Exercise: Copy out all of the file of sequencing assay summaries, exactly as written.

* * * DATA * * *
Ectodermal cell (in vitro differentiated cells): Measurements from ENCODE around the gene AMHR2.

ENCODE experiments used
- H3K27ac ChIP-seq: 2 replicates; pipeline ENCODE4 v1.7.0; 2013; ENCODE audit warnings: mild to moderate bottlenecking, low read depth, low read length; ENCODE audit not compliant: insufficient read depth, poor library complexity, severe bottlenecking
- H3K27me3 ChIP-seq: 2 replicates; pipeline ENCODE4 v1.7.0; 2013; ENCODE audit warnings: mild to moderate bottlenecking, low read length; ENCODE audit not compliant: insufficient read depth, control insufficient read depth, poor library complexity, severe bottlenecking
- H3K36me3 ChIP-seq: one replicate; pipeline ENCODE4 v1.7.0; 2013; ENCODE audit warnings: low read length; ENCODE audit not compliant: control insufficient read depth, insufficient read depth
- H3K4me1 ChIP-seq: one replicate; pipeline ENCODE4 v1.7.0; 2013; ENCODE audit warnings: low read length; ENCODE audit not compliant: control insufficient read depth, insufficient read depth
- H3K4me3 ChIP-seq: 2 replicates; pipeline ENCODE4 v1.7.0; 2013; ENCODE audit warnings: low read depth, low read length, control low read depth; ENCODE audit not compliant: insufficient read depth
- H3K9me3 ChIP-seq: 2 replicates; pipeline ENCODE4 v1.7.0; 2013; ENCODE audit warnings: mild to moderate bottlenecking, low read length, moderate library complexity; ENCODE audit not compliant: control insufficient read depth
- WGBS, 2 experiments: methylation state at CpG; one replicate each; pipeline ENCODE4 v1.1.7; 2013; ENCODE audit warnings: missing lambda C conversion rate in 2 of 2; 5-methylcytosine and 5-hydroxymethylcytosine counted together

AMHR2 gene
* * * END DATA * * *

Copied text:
Ectodermal cell (in vitro differentiated cells): Measurements from ENCODE around the gene AMHR2.

ENCODE experiments used
- H3K27ac ChIP-seq: 2 replicates; pipeline ENCODE4 v1.7.0; 2013; ENCODE audit warnings: mild to moderate bottlenecking, low read depth, low read length; ENCODE audit not compliant: insufficient read depth, poor library complexity, severe bottlenecking
- H3K27me3 ChIP-seq: 2 replicates; pipeline ENCODE4 v1.7.0; 2013; ENCODE audit warnings: mild to moderate bottlenecking, low read length; ENCODE audit not compliant: insufficient read depth, control insufficient read depth, poor library complexity, severe bottlenecking
- H3K36me3 ChIP-seq: one replicate; pipeline ENCODE4 v1.7.0; 2013; ENCODE audit warnings: low read length; ENCODE audit not compliant: control insufficient read depth, insufficient read depth
- H3K4me1 ChIP-seq: one replicate; pipeline ENCODE4 v1.7.0; 2013; ENCODE audit warnings: low read length; ENCODE audit not compliant: control insufficient read depth, insufficient read depth
- H3K4me3 ChIP-seq: 2 replicates; pipeline ENCODE4 v1.7.0; 2013; ENCODE audit warnings: low read depth, low read length, control low read depth; ENCODE audit not compliant: insufficient read depth
- H3K9me3 ChIP-seq: 2 replicates; pipeline ENCODE4 v1.7.0; 2013; ENCODE audit warnings: mild to moderate bottlenecking, low read length, moderate library complexity; ENCODE audit not compliant: control insufficient read depth
- WGBS, 2 experiments: methylation state at CpG; one replicate each; pipeline ENCODE4 v1.1.7; 2013; ENCODE audit warnings: missing lambda C conversion rate in 2 of 2; 5-methylcytosine and 5-hydroxymethylcytosine counted together

AMHR2 gene